Automatic Detection of Frisian Tweets
There are three main types of tweets:
1. tweets written in Frisian following Frisian spelling rules.
2. tweets written in Frisian following Dutch spelling rules.
3. tweets written in Dutch following Dutch spelling rules.
Considering the second type, many Twitterers do not use typical Frisian characters such a <û>, <ú> or <y>, but use Dutch <oe>, <uu> or <i> instead. This type of tweets may easily be classified as Dutch by the language detectors. We wanted to see to what extent it was possible to detect automatically the Frisian and Dutch tweets. To this end we used the two language detectors that are available in the R programming language: the function textcat from the textcat package (Hornik et al., 2013), and the function detect_language from the cld3 package (Ooms, 2020). We used the following procedure:
• If one of the detectors classifies a tweet as Frisian, the tweet is coded as Frisian.
• If both detectors classify a tweet as Dutch, the tweet is coded as Dutch.
• In all other cases the language remained undetermined.
The function textcat provides an implementation of the Cavnar and Trenkle (1994) approach to text categorization based on character n-gram frequencies. This approach uses two steps. First, training corpora are collected for a set of languages. Each corpus includes texts all written in the same language. For each corpus the frequency distribution of all n-grams (n = 1.5) found in the texts are computed. Then the n-grams are sorted from the most to the least frequent. The k most frequent ones are retained and represent a language profile.
In the second step the language of a given text document is identified. A profile is computed, using the same procedure as for the training corpora. Then the text document is classified according to the language of the language profile with the smallest distance to the text document profile. Cavnar and Trenkle (1994) suggest the so-called “out-of-place” distance measure. When measuring the distance between the text document profile and a language profile, for each n-gram in the text document profile, we find its counterpart in the language profile and calculate how far out of place it is. For example, if an n-gram ranks the second in the text document profile, and the nineth in the language profile, the out of place is seven. If an n-gram is not in the category profile, it takes some maximum out-of-place value. The distance between the two profiles is the sum of all of the out-of-place values for all n-grams.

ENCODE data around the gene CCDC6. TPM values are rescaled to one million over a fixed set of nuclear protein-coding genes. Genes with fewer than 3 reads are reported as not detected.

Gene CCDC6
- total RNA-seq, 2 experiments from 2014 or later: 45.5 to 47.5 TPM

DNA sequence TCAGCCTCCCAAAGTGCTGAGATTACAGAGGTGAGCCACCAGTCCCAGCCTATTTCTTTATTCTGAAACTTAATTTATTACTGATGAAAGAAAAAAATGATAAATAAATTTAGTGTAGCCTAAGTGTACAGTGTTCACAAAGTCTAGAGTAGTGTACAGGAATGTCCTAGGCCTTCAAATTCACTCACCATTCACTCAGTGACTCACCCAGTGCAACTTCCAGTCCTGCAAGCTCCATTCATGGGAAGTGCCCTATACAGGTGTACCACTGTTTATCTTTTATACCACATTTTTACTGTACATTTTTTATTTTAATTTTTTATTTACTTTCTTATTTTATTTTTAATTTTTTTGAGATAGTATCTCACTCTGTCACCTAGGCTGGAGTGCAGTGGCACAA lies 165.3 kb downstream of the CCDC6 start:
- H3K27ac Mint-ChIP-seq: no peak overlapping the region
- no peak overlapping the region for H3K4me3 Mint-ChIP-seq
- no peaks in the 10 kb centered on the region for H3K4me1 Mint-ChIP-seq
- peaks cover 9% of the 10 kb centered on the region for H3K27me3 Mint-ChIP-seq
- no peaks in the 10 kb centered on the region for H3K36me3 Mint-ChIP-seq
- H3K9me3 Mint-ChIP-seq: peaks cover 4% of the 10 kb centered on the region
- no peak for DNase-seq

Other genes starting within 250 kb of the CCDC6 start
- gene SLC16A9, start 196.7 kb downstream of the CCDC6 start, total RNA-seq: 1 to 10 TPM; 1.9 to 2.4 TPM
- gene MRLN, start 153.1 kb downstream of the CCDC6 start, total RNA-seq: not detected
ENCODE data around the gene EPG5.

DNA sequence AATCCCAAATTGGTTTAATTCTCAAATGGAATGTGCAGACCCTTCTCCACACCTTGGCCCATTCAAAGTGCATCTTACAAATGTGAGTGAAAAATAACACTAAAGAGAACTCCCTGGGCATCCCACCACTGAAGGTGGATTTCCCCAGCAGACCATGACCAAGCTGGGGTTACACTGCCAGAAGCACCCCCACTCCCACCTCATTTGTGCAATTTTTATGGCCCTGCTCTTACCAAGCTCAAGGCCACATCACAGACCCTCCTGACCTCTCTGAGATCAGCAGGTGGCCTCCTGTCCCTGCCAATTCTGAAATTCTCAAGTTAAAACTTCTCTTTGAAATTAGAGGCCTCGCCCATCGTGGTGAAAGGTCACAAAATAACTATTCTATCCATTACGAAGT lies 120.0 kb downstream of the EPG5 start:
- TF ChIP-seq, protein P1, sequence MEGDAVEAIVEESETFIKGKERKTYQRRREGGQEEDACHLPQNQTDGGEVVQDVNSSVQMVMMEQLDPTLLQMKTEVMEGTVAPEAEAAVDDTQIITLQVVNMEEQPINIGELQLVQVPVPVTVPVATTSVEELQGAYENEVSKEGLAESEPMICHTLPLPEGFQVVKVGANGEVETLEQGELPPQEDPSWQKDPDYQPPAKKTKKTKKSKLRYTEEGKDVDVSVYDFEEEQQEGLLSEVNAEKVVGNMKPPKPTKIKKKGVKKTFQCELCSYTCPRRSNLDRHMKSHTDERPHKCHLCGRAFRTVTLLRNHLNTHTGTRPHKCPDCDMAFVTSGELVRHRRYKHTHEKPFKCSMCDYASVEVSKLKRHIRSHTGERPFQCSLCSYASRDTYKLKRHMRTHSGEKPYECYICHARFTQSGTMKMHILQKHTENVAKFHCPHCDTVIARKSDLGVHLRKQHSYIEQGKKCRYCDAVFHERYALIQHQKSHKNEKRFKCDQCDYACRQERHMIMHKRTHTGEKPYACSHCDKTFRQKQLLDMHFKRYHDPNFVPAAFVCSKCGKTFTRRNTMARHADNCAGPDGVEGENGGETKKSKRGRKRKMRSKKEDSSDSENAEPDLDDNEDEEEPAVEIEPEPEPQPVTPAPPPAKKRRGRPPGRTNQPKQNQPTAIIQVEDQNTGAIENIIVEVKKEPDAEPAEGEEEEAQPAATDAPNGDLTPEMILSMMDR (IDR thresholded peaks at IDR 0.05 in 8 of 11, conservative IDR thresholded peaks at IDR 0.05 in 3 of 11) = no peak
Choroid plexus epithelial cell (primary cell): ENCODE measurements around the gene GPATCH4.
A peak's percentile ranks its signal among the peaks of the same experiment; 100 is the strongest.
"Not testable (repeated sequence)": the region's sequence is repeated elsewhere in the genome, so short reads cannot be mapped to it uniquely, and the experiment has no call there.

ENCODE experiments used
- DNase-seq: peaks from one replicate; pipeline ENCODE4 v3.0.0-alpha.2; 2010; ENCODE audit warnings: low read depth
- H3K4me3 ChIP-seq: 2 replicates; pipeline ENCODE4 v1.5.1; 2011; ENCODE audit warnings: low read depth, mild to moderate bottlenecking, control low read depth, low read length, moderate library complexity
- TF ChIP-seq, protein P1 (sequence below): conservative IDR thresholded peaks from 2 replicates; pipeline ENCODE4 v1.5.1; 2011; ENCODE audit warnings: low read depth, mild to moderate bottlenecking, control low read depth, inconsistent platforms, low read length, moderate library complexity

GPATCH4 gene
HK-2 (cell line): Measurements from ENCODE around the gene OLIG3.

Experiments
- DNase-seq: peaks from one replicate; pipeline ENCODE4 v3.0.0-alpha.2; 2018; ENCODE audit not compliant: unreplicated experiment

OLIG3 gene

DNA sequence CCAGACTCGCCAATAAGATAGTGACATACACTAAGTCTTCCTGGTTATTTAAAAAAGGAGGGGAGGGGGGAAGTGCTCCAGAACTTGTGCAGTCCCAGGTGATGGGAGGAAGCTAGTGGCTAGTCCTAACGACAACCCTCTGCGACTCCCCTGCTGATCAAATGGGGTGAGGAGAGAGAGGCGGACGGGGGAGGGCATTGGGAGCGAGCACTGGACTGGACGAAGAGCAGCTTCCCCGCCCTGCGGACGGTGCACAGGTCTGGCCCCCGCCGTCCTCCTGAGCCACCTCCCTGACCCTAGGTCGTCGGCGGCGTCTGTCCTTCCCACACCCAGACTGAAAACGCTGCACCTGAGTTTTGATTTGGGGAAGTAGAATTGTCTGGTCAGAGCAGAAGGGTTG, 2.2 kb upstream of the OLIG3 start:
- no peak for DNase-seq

The function detect_language is a wrapper for Google's Compact Language Detector 3 (CLD3). CLD3 is a neural network model for language identification. Character n-grams are extracted from the input text and the fraction of times each of them appears is computed. For example, ‘banana’ has unigrams ‘b’, ‘a,’ and ‘n’ with fractions 1/6, 3/6, and 2/6, bigrams ‘ba’, ‘na,’ and ‘an’ with fractions 1/5, 2/5, and 2/5, and trigrams ‘ban’, ‘ana,’ and ‘nan’ with fractions 1/4, 2/4, and 1/4. This information is passed to a trained neural network model which subsequently predicts the language. See also: https://github.com/google/cld3#readme
The results for the two language detectors are presented in Table 3. In total, of the almost 700,000 tweets in the corpus, the two language detectors agreed on 69.4% of the tweets as being Frisian (21.1%), Dutch (20.3%), or undetermined (28%). One-third of the total was classified as Frisian by at least one of the detectors. This shows that combining the two language detectors resulted in a high number of Frisian tweets that would otherwise have been discarded. The language detectors disagreed on almost a third of the tweets (30.6%). This might be explained by the close relation between the two languages, and the many code switches and phonetic spelling that were used by the Twitterers.
As mentioned in Section Data cleaning and Coding we found 5,559 tokens in the manual coding. Most tokens (5,314) came from tweets that were detected as Frisian by one or both language detectors. Additionally, the category that was detected as “undetermined” contained a significant number of tokens, i.e., 238 as well. In contrast, the 13,932 tweets that were classified as Dutch by both language detectors had seven tokens from seven tweets (0.05%). In other words, in future analyses it is beneficial to combine the two language detectors and perform a manual check on the Frisian and undetermined tweets and discard the Dutch ones. One would then only miss a small number of tokens and gain a lot of time.
The Final Set of Tweets With at Least One of the Target Variables (5,395 Tweets, 5,559 Tokens, 159 Twitterers)
The analysis of linguistic variables is often hampered by the unequal distribution of the variable over linguistic contexts or speakers (the frequency problem), the entanglement of linguistic factors resulting in (in)frequent combinations of these factors (the co-occurrence problem) and the existence of (groups of) speakers showing linguistically different patterns of variation (the interaction problem) (Van de Velde and van Hout, 2000).